Liven Up Your Backyard With Tropical Decor

Going on a tropical getaway is one of the best ways to unwind and catch a break from the pressures of work. But you don't have to wait for a vacation in Hawaii or Aruba to relax in a cool, tropical setting: your backyard can do the trick!

Transforming your backyard into your very own small, tropical haven is not all that difficult if you have the right backyard furniture and accessories. So if you are thinking that your backyard needs a radical makeover, consider some of these simple ideas, and transform it into a private tropical getaway.

1. Bamboo Fencing
Bamboo is a very lightweight, yet sturdy and durable wood. A bamboo fence will not only prove resilient, but it will also give your yard an instant tropical feel. Use rolled bamboo fencing or bamboo tiki poles.

2. Palm Trees
Palm trees not only look great and compliment the bamboo fencing, but their large leaves provide a natural shade, for when you want to take a break from the hot summer sun.

3. The Hammock
Tropical décor is all about creating a feeling of comfort and easy rest, and nothing says laidback like a hammock. If you have two palm trees at the right distance away from each other, placing a hammock between them can add just the right touch to your backyard.

4. Lounge seating
Wicker and bamboo lounge furniture are perfect for poolside seating in a tropical backyard. Remember to add tables for guests to have drinks and snacks.

5. Tiki
Tiki torches and statues are the ideal accent pieces for a tropical backyard. They don't have to be huge either. Even small tikis can really tie the theme of an outdoors space together. Having a tiki bar available poolside as well is even better, and adds a whole new layer to the tropical décor of your yard.

6. A Sand Pit
Depending on how big your backyard is, the size of your sand pit will vary. But whether it's big enough to set up volleyball game or only big enough to work as a sandbox for the kids, a sand pit is a practical way of creating that tropical, playful feel.

7. Outdoor speakers
This final tropical décor tip might not seem obviously tropical, but the right music can do wonders for the feel of your back yard. Lay down in the hammock and let a soft, relaxing tune play over the system and you'll be glad you installed outdoor speakers.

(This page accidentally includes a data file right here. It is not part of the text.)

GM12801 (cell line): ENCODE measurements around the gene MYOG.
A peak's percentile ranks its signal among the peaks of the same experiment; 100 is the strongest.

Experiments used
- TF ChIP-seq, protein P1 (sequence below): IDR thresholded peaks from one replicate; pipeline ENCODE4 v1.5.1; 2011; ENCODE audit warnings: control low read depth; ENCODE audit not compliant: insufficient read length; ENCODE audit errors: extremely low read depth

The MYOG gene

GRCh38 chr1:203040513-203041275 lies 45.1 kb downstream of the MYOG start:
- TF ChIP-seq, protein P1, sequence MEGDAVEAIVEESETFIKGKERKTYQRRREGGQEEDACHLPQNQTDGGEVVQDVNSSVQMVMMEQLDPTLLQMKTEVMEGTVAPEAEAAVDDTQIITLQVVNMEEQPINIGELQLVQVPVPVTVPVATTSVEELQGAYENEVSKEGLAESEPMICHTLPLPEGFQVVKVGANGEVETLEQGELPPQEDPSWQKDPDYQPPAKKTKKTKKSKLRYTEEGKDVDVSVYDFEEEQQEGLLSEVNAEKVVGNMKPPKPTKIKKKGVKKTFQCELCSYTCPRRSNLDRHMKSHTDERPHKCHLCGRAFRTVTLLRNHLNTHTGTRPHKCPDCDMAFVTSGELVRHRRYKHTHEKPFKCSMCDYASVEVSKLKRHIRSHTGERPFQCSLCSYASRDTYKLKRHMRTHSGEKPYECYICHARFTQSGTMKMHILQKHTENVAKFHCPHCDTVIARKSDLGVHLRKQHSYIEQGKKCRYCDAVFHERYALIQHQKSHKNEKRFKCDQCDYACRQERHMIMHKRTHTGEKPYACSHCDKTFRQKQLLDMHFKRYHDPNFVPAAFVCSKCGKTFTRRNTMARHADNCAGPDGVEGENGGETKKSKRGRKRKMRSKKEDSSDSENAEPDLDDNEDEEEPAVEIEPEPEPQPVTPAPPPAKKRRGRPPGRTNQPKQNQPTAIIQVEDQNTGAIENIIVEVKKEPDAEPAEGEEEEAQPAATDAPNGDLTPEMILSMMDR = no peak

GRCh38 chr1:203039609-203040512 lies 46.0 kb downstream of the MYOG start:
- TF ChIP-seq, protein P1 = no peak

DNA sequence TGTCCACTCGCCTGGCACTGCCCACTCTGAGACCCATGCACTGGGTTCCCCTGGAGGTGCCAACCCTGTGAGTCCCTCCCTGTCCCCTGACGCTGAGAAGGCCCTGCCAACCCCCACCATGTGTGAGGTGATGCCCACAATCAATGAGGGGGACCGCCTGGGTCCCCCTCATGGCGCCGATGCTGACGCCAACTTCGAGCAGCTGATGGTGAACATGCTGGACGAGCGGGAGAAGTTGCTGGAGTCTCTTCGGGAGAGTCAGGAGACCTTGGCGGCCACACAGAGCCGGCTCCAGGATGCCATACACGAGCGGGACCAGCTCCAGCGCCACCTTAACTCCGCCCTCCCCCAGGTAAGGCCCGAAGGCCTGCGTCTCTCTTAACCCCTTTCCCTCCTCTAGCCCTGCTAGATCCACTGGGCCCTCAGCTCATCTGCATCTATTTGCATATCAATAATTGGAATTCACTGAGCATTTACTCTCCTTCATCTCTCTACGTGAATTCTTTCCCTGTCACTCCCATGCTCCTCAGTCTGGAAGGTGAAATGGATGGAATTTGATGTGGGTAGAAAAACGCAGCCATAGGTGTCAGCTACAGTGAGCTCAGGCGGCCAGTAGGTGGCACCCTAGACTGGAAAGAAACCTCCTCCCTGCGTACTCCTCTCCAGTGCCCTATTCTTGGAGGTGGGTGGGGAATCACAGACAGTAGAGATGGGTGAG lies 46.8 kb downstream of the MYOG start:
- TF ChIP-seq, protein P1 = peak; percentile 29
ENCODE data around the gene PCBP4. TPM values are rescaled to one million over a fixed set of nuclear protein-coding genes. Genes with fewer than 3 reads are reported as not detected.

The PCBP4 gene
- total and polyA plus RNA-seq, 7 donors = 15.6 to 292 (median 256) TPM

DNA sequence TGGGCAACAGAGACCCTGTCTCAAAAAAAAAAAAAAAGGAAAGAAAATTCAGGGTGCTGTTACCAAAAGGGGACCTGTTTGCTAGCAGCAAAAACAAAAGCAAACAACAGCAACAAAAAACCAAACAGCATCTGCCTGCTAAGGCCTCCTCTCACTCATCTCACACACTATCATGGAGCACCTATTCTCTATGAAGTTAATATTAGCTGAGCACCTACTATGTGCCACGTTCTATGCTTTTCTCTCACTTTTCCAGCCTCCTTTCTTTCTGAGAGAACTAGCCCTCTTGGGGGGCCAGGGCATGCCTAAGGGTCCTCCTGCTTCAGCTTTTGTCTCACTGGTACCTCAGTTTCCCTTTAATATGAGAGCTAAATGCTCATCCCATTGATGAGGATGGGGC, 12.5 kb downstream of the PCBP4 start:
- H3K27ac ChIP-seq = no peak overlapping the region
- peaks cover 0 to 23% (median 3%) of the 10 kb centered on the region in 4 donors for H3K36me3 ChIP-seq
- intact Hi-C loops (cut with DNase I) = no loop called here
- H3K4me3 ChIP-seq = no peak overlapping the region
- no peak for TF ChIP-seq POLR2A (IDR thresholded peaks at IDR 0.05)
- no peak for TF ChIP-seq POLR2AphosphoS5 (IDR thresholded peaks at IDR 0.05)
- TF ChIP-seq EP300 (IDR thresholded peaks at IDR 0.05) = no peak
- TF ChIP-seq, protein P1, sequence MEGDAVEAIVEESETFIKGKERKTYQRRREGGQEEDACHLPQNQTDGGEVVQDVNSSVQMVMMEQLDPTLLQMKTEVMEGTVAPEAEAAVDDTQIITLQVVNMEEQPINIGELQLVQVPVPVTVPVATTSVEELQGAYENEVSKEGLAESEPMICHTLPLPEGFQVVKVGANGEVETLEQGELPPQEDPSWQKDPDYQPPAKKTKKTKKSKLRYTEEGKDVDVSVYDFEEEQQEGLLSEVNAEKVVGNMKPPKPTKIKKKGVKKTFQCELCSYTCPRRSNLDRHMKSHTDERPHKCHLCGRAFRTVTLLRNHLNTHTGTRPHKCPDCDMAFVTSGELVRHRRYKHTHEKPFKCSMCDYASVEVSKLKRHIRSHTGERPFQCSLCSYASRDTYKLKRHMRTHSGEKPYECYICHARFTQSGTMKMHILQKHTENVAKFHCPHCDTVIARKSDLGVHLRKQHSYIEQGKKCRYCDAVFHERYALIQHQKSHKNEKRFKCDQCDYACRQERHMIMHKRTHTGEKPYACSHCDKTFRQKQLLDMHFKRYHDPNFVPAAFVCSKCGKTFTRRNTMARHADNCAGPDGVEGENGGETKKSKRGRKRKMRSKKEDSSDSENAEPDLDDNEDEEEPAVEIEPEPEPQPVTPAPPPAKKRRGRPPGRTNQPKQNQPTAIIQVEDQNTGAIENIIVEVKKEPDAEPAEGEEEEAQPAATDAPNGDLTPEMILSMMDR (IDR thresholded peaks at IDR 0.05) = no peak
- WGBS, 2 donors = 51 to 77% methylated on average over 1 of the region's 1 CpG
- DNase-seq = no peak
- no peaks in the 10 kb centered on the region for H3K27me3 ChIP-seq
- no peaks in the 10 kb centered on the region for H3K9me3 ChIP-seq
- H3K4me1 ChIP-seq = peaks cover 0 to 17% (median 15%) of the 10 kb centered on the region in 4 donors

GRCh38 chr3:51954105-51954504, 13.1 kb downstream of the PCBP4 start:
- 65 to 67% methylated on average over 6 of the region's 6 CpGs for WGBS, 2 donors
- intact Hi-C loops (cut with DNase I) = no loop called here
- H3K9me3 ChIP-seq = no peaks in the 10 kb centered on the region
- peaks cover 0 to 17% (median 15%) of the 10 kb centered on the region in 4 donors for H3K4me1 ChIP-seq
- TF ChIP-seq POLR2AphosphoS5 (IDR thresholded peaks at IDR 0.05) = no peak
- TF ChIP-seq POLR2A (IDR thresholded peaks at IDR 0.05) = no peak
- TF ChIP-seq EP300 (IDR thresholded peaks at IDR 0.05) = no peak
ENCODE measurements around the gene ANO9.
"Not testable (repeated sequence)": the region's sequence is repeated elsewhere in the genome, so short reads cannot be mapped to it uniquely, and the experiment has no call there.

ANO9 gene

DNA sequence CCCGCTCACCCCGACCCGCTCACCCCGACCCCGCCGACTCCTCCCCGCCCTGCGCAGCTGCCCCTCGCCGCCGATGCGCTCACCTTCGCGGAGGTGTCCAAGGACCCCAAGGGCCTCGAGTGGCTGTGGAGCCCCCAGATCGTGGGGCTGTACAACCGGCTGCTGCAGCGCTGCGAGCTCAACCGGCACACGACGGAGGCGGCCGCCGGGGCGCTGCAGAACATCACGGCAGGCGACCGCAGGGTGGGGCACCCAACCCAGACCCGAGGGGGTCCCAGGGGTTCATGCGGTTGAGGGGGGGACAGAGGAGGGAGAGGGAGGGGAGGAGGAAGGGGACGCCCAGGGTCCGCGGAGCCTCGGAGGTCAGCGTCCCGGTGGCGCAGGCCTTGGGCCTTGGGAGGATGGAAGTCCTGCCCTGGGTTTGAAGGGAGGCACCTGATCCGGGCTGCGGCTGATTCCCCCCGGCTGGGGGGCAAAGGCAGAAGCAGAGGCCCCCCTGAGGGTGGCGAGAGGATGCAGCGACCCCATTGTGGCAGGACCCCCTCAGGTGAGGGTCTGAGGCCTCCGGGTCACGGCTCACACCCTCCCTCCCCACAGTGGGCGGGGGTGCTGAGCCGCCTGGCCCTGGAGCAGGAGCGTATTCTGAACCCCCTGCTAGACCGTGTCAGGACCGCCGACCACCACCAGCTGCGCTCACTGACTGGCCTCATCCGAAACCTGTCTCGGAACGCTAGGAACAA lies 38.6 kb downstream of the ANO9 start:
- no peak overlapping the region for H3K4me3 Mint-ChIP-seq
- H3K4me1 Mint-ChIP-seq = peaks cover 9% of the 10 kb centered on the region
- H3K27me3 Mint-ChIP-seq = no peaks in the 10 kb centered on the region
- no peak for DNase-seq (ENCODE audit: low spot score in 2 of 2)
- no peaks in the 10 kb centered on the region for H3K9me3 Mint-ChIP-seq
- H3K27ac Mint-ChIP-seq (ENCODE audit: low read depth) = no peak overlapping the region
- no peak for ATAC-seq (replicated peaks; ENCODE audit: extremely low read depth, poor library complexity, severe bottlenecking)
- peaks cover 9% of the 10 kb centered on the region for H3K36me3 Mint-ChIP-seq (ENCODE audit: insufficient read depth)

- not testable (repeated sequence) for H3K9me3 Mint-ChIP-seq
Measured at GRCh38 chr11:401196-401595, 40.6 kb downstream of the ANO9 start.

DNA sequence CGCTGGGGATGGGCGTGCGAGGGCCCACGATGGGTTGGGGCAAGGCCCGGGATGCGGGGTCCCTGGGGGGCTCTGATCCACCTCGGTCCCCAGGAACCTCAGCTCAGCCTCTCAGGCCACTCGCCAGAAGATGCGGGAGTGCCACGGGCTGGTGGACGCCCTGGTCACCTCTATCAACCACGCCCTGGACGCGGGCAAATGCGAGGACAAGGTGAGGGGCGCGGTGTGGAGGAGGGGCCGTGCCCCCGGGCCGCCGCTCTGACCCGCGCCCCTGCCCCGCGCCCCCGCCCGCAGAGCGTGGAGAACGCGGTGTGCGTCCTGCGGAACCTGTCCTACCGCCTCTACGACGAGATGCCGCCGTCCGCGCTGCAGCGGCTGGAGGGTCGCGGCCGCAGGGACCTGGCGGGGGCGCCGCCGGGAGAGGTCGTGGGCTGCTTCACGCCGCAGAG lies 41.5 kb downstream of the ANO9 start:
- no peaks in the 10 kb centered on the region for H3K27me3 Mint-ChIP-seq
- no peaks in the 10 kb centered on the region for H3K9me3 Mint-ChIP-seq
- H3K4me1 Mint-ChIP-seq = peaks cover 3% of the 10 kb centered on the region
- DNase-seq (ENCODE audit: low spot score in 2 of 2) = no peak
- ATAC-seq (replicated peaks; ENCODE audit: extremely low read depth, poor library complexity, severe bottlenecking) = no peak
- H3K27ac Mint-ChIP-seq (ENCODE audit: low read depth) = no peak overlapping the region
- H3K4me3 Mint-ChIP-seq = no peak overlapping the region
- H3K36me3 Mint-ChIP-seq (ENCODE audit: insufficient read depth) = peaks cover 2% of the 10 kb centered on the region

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Exploring the Largest Tropical Botanical Garden in the Americas

Nestled in the heart of the Americas, in the beautiful country of Honduras, you will find the largest botanical garden in the Americas: Lancetilla Botanical Garden. Its name comes from one of the local plants that is quite abundant here: the Lancetilla Palm, a lovely tropical palm tree that is protected by a nasty set of thorns that keep it away from the menu of the diverse local animals, as well as off the roofs of the thatched palms that locals build.

Lancetilla Botanical Gardens is located in the lovely destination of Atlantida, right in the heart of Central America's Caribbean Coast, jus t outside the city of Tela. Atlantida, was the actually created as a department (local equivalent to a state of province) to facilitate the activities of two large fruit companies that established themselves in the area at the beginning of the Twentieth Century: The Vaccaro Brothers Company, which later became the Standard Fruit Company, and the Tela Railroad Company, which is part of the United Fruit Brands. The first had its operational and administrative hub in the city of La Ceiba, and the latter in the city of Tela.

As part of an effort to find different fruits that would be a profitable produce to export, the Tela Railroad Company established a center for investigation and created what today is known as Lancetilla Botanical Garden. Here, a large collection of exotic fruit trees from Central and South America, as well as Asia, Africa and even Oceania was put together, with experimental plantsations of several of them, including the absolutely delicious Mangosteen and Rambutan from southeast Asia. Get acquainted with the over 16 different species of palms that form part of the local collection, and walk under the tunnel that the giant spiny bamboo forms at the end of the trail.

Today Lancetilla Botanical Garden is managed by the ESNACIFOR, which stands for National School of Forest Sciences, whose headquarters is in the City of Siguatepeque, in the department of Comayagua. The Gardens are open to the public year round, and have a nice, well kept trail and great guides that will make exploring the largest botanical garden in the Americas a truly learning experience.

Lancetilla Botanical Gardens is also a great place for birdwatchers, because the abundance of tropical fruits make it a site that naturally attracts birds of different species who thrive on the abundance of food in the area.

Plan on spending at least three or four hours in the garden, but make sure you bring some insect repellent with you, as a large part of this tropical garden is covered with a dense jungle that makes mosquitoes thrive!

Lancetilla is but one of the many different nature and educational activities that you can enjoy in Atlantida, which is probably the most complete destination of its sort in the World, certainly in Central America.

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